France has already jumpstarted plans for a greener future. The country’s Minister of Ecological and Solidarity Transition, Nicolas Hulot promises that by 2040, sales of diesel and gasoline fueled cars will be over. Instead of making use of fossil fuels that harm our environment, the minister opts for a transition to purely electric mobility. This is just a part of his proposed series of measures to reduce the country’s greenhouse gas emissions.
To clean up the country, the minister came out with a 23-point plan that spans over six major themes. But we will already witness the implementation of some of these measures during Emmanuel Macron, France’s newly elected president’s term.
The good thing is that they have already started taking actions. Hulot developed a program wherein residents who trade in a pre-1997 diesel vehicle or pre-2001 gasoline car into an electric vehicle, or a less polluting one will be given monetary incentives. However, he has not yet specified how much the people will be receiving.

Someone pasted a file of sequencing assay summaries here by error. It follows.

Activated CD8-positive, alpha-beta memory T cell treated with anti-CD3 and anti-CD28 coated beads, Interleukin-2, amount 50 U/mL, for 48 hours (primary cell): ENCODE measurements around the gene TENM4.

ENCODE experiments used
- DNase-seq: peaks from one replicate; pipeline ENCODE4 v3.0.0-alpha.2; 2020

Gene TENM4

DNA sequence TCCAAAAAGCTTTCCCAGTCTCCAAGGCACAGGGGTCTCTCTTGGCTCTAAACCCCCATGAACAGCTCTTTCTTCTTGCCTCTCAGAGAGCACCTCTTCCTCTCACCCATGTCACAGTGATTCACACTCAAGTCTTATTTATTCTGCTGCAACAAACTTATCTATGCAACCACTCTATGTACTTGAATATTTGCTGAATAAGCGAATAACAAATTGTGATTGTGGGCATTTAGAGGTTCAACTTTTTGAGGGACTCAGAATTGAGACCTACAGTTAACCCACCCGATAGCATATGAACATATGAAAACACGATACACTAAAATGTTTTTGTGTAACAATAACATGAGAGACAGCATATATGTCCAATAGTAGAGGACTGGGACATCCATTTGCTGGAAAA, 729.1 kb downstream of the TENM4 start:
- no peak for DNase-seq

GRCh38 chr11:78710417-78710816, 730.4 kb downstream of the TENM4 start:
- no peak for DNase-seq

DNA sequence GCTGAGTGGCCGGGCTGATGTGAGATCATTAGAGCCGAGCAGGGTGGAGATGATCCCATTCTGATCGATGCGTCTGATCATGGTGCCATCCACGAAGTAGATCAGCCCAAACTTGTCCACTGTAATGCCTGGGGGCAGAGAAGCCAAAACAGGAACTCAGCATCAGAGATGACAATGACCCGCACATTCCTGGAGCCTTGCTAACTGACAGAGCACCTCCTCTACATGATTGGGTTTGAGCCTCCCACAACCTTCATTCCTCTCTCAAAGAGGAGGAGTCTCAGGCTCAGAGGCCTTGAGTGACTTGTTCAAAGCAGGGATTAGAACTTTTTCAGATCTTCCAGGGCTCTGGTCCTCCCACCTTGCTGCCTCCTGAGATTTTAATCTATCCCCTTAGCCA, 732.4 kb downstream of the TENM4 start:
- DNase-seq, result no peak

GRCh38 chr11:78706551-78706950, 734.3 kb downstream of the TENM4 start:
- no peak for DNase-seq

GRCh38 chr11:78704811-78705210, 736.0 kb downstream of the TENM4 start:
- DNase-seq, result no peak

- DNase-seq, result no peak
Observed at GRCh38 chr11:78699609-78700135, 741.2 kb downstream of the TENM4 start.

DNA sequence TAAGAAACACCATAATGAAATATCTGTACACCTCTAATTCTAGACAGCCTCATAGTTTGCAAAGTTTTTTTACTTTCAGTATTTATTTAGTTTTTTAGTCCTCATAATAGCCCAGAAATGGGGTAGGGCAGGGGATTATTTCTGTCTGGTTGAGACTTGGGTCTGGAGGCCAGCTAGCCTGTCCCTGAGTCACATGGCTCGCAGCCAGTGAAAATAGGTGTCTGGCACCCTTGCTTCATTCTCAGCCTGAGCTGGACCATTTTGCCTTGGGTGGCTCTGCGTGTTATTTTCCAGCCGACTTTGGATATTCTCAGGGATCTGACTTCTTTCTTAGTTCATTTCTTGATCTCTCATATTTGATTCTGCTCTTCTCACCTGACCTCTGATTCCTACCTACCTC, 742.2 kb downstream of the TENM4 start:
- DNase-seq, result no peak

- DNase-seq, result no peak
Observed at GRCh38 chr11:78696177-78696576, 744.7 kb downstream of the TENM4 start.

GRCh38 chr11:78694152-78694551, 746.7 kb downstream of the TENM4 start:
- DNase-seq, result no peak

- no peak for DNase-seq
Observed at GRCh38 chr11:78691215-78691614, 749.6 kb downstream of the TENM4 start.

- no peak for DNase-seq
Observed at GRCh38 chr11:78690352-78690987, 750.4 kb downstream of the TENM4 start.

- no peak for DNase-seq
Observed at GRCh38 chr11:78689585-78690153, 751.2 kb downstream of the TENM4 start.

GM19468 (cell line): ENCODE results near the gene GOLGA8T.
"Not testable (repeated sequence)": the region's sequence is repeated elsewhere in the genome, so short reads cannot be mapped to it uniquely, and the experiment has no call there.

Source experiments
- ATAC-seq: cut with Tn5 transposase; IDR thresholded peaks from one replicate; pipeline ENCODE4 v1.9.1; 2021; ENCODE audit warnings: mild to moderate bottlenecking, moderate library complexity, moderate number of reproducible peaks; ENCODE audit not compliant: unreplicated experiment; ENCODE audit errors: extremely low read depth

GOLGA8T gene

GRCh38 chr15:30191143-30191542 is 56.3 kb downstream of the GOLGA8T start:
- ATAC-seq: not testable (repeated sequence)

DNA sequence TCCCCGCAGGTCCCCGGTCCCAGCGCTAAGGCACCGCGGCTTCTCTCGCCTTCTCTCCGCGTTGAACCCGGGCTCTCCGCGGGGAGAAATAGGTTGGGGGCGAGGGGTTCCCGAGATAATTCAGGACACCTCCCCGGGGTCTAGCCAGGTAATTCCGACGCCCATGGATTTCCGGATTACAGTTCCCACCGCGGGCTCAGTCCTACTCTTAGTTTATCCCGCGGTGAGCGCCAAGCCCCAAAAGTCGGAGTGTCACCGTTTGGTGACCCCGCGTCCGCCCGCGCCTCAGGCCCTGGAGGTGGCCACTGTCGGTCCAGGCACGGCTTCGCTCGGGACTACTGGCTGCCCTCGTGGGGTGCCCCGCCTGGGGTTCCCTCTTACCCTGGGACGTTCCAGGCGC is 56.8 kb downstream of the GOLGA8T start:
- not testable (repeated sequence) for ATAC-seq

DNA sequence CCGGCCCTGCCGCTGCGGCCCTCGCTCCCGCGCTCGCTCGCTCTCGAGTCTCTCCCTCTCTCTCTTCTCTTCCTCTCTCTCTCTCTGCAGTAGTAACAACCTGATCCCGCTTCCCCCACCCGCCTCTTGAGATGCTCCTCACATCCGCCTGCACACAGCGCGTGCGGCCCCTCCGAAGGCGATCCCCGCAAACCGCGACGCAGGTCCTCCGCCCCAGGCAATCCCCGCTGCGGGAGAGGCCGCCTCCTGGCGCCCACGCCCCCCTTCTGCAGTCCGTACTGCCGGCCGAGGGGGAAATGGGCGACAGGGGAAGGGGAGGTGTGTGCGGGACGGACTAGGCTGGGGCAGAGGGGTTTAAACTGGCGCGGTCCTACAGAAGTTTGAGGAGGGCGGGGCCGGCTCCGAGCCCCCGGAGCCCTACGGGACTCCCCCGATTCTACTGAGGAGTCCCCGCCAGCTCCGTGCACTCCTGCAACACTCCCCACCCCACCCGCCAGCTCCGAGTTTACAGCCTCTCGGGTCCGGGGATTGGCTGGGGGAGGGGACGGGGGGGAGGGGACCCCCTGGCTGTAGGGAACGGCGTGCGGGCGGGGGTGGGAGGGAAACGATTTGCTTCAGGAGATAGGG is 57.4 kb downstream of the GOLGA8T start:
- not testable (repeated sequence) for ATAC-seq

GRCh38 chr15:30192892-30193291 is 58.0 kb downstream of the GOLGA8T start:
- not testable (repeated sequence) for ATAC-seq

Hulot is not the only one taking this initiative seriously, as the mayor of Paris, Anne Hidalgo has been getting stricter on polluters. For instance, they have been filtering vehicles that enter the city. They plan to keep all diesel-fueled models out of the city by 2025. Currently, the tiered ban of older vehicles doesn’t allow cars of specific ages to enter the city, but models over 30 years old get an exemption.
The thing is, if Paris bans 20-year-old cars to drive around the city, that takes as much as 10 percent of the registered vehicles. As of last year, vehicles have to be younger than 15 years to be able to drive around Paris.
Furthermore, last November, there was an article saying that France wanted to ban Volkswagen and Renault diesel models, as these cars produce excess amounts of nitrogen oxide in the air. This issue was first raised by a German environmental group in back in November 2015, after saying that the 1.6 liter diesel Espace minivan produced excess amounts of NOx.
This is not the first time we have heard news like this in Europe. Last year, a bill that suggested a ban on diesel and gasoline engine fuels to the European Union have been approved by one house in Germany. The Netherlands had also suggested a similar movement that had originally been set to begin in 2025.
This is a good indication that the European government is finally starting to clean up their act and lower greenhouse gas emissions. Now, when will the United States, Asia, and other countries begin with the movement?